*9.05-VISIONS OF PARADISE (Moody Blues)

Ray Thomas
Ray Thomas



The sounds in my mind just come to me.
Come see, come see.
And the call of her eyes makes waterfalls
Of me, of me.


In the garden of her love I'll stay a while
To be, to be
What the seeds of her thoughts once mean to me.
Come see, come see.


     Visions of paradise,
     Coudless skies I see--
     Rainbows on the hill,
     Blue onyx on the sea
     Come see. Ah...


[Repeat 1st verse, split into couplets]


In Search of the Lost ChordWith the album In Search of the Lost Chord, the Moody Blues ditched the symphonic orchestra the group had used for Days of Future Passed, and started playing all the instruments themselves. Wikipedia counts over thirty different instruments on the album, including sitar (played by Justin Hayward), tambura (played by Mike Pindar), oboe (played by Ray Thomas), and cello (played by John Lodge). Mike Pindar continued to use the mellotron to produce string and horn embellishments. The effect in Visions of Paradise, which centers on flute and acoustic guitar with sitar accents, is a bit like that of the Incredible String Band (who also naively picked up any instrument around and gave it a go), but the Moodies are not quite as wild or adventuresome. In fact, Visions of Paradise is rather sedate and relaxing; actually pretty—an attribute difficult (but certainly not impossible) to find in psychedelic music.

In Search of the Lost Chord captures a moment that is among the last of the instances of sitar playing with the classical instrument in psychedelic music, and among the earliest (with Traffic) to feature a flautist. Unfortunately, the flower power imagery used in Search of the Lost Chord was already moving into the residual phase of the psychedelic aesthetic by the time of the album’s release. Like the Grateful Dead, they came to recording psychedelic music rather late in the game, so that the use of sitar (by both the Moodies and the Dead) was already beginning to sound a bit anachronistic in the Summer of 1968. By the time of the album’s release, with its praise of Timothy Leary and transcendental meditation, LSD had become less of a spiritual facilitator and more of a party drug. At the distance of nearly a half century, of course, I am less likely to be swayed by the vicissitudes of fashion, and give it a free pass to the Psychedelic Masterworks. At the time, however, the album was only mildly successful, reaching only so far as 23rd position on the U.S. Billboard chart. Neither of the two singles released from the album charted well either.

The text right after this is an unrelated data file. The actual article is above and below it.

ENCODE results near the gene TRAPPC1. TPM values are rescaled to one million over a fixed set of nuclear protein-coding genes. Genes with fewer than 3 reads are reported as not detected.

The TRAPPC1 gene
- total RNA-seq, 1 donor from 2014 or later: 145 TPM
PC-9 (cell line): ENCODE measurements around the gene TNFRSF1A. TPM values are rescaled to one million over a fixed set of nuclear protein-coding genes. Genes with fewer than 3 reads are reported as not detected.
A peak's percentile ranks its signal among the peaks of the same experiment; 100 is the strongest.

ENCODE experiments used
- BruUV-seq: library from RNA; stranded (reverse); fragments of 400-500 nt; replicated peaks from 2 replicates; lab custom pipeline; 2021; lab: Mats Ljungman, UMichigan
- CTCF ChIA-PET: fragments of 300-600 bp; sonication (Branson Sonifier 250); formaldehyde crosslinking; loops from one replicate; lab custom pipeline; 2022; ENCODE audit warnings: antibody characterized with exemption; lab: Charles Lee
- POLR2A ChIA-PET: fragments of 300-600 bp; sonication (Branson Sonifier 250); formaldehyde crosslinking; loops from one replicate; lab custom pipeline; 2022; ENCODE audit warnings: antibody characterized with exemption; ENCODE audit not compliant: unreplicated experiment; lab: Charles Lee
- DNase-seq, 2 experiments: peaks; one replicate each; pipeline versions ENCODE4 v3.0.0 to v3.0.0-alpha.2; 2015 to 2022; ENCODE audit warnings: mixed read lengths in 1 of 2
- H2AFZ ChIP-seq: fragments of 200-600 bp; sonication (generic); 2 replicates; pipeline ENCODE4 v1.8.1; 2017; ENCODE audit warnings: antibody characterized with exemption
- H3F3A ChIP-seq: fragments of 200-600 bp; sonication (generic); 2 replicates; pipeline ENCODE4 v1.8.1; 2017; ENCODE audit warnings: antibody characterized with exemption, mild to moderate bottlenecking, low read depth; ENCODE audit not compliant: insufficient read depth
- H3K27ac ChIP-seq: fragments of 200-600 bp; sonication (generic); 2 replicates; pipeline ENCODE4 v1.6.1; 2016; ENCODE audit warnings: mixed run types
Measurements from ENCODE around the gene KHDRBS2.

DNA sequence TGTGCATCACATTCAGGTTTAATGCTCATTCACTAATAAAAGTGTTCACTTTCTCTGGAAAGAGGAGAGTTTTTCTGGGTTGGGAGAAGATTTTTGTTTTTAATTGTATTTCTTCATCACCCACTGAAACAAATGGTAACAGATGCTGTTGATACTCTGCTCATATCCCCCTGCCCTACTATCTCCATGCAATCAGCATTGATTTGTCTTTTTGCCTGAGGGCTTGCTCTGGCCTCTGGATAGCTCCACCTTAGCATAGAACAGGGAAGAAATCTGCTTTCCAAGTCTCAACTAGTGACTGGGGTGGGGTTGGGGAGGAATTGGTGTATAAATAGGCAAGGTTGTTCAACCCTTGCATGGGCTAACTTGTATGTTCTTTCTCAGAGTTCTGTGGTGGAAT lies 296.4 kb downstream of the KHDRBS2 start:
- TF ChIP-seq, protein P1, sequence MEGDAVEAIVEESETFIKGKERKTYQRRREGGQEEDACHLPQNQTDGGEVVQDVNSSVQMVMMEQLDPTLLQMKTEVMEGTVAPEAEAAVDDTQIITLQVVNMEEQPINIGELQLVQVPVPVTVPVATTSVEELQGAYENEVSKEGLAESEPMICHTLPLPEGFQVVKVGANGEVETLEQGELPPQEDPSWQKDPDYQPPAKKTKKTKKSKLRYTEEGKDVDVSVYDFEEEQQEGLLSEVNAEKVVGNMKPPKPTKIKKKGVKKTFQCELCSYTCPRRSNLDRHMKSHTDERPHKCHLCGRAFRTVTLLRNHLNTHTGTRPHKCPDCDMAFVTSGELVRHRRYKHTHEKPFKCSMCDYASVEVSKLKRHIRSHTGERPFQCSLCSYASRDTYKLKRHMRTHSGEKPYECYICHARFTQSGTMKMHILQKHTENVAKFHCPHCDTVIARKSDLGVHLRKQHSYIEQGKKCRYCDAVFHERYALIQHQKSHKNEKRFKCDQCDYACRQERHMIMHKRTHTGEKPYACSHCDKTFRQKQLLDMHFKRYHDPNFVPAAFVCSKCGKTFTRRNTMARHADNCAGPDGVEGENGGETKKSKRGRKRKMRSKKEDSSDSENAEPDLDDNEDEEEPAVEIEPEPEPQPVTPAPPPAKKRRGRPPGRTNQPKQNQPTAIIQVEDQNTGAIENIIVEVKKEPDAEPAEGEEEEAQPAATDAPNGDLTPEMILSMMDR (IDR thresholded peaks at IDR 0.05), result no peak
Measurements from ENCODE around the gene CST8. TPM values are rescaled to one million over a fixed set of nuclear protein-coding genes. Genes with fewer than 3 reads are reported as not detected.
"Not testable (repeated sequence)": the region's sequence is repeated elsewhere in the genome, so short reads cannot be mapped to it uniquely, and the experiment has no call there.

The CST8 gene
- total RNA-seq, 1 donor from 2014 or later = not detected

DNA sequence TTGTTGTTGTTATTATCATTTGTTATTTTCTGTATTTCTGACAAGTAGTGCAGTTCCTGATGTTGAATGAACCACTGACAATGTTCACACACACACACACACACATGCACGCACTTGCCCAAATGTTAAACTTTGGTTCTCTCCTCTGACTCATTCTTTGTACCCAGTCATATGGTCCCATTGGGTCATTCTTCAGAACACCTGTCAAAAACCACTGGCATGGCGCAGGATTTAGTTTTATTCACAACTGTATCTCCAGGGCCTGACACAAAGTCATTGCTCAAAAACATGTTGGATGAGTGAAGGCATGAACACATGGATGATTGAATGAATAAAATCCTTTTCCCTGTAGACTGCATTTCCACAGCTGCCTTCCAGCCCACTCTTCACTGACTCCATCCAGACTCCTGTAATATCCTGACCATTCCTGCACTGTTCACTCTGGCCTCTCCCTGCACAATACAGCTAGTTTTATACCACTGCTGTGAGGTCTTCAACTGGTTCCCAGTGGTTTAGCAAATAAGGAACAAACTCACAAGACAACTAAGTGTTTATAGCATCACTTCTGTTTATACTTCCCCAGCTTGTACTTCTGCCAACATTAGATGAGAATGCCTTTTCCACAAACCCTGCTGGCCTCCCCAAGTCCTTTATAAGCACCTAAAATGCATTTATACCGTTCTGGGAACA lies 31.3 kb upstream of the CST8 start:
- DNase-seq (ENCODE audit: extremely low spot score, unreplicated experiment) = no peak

Visions of Paradise is in the form of a pastorale; one can easily imagine shepherdesses in the English countryside. The flute melody is well executed by Ray Thomas, even though the sitar sounds a bit superfluous, providing just enough “psychedelic” sound so as not to call the song “folk music”. I’m afraid the lyrics are a bit of a mess: To be what the seeds of her thoughts once mean to me? Even changing “mean” to the past tense “meant” doesn’t help to produce meaning, symbol or imagery from the line. The song seems constructed only to form a peaceful, attractive place in one’s mind. I imagine lying in a field of clover looking up at the sky without a care in the world. Particularly if one is stoned, it’s a nice place to be. Just don’t fall asleep for lack of excitement and miss the rest of the album.